Monday, August 4, 2008

PD, direct instruction, collaborative learning

Ok, I'm at my PD for this semester. Two days about hearing the great uses of placemats, four corners, PMI's, Y charts, jigsaws and blahdy, blah, blah. Yes, they're great. But when it comes down to it, a modelled lesson, some great notes followed by practice, practice, practice in a room of engaged students is still a more efficient use of time. Direct instruction and teaching vs facilitated learning and collaboration in a low ability environment - there's no comparison. DI wins each time.

For high ability students the collaborative stuff works, but it is still slower than a modelled lesson or students investigating worked examples. Good students don't become unmotivated whilst learning new content or seeking their next good assessment mark and don't need the Heinz 57 varieties teaching methods. Entertaining students and teaching are not synonymous. I hated some of my best teachers, and learned more from them than necessarily the classes I liked and were more wafty in their outcomes.

For low ability students I am sick of being told students just need to be taught how to do (insert strategy here).. if junior school teachers haven't managed to use these strategies and teach them effectively I don't have a hope at year 10/11/12 level. (I did see multiple strategy coordination done well at one school where teachers had recorded which year groups had been taught which strategies). And whilst we're at it, First Steps numeracy - please get the kids to do some work and not so much nonsense. Show me some real evidence (research with a valid statistical sample) that it works better with high ability students than traditional methods. I don't think it can, and am challenged to find a large number of low ability students responding to it in a high school either.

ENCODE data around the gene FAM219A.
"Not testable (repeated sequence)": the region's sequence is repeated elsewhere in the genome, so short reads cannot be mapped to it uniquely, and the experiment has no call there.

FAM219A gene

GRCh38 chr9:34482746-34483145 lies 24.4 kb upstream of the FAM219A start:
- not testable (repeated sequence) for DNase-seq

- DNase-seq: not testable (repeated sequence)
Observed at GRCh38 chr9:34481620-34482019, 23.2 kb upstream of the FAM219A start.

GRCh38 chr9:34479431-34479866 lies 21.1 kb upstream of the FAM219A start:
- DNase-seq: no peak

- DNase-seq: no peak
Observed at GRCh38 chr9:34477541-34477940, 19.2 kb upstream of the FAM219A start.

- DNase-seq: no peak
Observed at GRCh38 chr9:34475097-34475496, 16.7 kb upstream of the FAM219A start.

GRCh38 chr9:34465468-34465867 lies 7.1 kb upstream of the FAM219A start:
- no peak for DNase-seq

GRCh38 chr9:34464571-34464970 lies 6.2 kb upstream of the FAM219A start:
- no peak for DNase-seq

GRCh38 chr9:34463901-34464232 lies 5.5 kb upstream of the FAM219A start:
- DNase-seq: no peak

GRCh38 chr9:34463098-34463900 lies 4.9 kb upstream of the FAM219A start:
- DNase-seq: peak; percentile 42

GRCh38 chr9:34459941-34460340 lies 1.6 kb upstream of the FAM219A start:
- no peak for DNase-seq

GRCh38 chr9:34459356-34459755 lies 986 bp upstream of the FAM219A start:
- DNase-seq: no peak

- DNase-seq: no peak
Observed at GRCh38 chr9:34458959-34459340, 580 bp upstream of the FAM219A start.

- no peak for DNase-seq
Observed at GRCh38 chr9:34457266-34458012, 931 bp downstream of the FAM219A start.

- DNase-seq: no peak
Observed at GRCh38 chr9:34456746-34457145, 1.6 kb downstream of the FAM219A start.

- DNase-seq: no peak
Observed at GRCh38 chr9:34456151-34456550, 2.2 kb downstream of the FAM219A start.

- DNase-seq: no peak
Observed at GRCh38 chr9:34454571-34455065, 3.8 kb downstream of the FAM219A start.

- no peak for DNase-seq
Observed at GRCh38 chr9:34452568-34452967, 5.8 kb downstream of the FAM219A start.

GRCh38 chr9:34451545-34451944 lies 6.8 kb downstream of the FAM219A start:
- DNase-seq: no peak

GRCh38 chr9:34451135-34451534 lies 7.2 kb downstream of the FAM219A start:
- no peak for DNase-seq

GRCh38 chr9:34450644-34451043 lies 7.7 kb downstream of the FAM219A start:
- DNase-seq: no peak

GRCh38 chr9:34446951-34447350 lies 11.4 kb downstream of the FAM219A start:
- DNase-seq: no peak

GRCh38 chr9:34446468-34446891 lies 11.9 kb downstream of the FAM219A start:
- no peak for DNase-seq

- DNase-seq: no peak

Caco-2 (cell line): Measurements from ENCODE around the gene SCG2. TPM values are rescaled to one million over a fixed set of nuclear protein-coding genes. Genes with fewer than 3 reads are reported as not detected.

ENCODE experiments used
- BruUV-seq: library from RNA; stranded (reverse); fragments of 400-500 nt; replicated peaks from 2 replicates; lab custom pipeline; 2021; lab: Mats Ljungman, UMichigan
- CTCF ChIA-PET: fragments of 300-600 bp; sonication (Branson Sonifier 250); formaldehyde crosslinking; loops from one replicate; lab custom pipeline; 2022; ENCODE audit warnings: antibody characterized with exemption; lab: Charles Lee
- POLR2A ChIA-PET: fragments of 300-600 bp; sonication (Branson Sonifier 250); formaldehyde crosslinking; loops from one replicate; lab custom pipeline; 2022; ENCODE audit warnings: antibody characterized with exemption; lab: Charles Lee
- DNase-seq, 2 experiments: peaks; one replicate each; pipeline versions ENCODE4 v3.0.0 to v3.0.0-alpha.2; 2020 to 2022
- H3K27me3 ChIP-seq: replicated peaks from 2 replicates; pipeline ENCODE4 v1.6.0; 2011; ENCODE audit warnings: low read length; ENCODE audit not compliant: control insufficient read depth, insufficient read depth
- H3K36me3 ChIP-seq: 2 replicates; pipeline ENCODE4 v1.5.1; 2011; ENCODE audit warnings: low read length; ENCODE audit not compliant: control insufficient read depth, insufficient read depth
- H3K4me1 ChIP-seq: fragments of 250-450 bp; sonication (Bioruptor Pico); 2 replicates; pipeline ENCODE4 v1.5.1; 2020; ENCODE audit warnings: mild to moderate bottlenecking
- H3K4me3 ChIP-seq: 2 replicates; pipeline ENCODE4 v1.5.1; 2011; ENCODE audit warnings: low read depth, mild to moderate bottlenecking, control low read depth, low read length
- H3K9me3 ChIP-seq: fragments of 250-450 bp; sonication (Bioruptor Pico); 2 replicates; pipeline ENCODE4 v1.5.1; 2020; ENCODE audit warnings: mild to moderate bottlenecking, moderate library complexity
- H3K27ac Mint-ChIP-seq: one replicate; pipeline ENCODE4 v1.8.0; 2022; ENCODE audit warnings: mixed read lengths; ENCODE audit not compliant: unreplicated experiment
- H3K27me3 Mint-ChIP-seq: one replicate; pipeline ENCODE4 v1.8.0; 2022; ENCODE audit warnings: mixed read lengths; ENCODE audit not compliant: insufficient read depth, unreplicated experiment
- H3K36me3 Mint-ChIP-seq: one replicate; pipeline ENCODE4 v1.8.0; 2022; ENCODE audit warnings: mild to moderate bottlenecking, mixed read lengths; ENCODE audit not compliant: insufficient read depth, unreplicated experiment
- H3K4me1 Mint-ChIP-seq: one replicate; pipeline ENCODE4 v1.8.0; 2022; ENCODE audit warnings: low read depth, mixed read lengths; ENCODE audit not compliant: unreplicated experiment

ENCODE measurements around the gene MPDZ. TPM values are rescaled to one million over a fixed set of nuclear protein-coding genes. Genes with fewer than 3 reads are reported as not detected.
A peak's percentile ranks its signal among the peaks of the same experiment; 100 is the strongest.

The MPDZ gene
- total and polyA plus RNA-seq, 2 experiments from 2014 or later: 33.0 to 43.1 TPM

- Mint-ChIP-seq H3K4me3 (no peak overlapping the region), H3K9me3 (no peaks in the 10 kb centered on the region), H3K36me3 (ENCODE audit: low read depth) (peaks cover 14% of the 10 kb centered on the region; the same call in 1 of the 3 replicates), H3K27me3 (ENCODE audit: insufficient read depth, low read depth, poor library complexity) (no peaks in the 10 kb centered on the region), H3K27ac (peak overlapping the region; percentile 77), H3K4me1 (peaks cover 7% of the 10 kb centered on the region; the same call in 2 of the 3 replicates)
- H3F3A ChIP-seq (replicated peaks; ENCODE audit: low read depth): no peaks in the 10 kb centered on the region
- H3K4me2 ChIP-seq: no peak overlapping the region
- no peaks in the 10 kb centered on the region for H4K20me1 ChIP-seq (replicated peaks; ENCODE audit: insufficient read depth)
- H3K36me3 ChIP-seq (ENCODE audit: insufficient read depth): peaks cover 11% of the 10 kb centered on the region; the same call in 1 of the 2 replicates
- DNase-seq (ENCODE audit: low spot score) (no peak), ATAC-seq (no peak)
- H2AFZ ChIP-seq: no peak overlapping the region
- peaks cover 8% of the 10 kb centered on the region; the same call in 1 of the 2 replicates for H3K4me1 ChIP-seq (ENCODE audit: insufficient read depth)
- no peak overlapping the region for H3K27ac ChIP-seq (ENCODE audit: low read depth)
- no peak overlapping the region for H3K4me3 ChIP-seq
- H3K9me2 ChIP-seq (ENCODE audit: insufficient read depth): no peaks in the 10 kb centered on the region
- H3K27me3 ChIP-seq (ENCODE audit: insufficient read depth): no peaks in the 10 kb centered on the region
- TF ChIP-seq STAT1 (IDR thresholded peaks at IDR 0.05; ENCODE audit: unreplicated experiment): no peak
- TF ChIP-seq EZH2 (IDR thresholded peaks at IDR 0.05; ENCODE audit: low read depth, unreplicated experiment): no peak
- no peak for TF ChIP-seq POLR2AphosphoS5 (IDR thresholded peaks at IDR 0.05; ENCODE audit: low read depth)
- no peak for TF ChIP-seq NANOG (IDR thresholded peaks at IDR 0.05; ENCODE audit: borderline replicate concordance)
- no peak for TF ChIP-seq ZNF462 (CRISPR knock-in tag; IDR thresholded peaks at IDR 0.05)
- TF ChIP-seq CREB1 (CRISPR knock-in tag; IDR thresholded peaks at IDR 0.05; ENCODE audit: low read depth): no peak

That's not to say I am disparaging alternate tasks such as investigative work on the white board (such as the graphing question posed in a previous blog entry). This does work, as long as it is strongly teacher directed. Teaching kids to play board games works as long as I am there playing adjudicator. I would love to see some of these 'I've been out of the classroom 5 years' or 'I like being home with my kids 3 days a week' presenters doing this sort of stuff with kids who like to stab calculators or will fly off the handle because a new student enters the class that they don't like.

Stability, a firm hand on behaviour including clear boundaries, an understanding of effective learning styles for each student and low student teacher ratios is a good recipe for low ability student success.

Give me a month, I'll dig out my Spencer Kagan/Developing Minds books again and go have another hack at collaborative strategies. Maybe I'll even be uni student enthusiastic about it again. I'll keep you posted.

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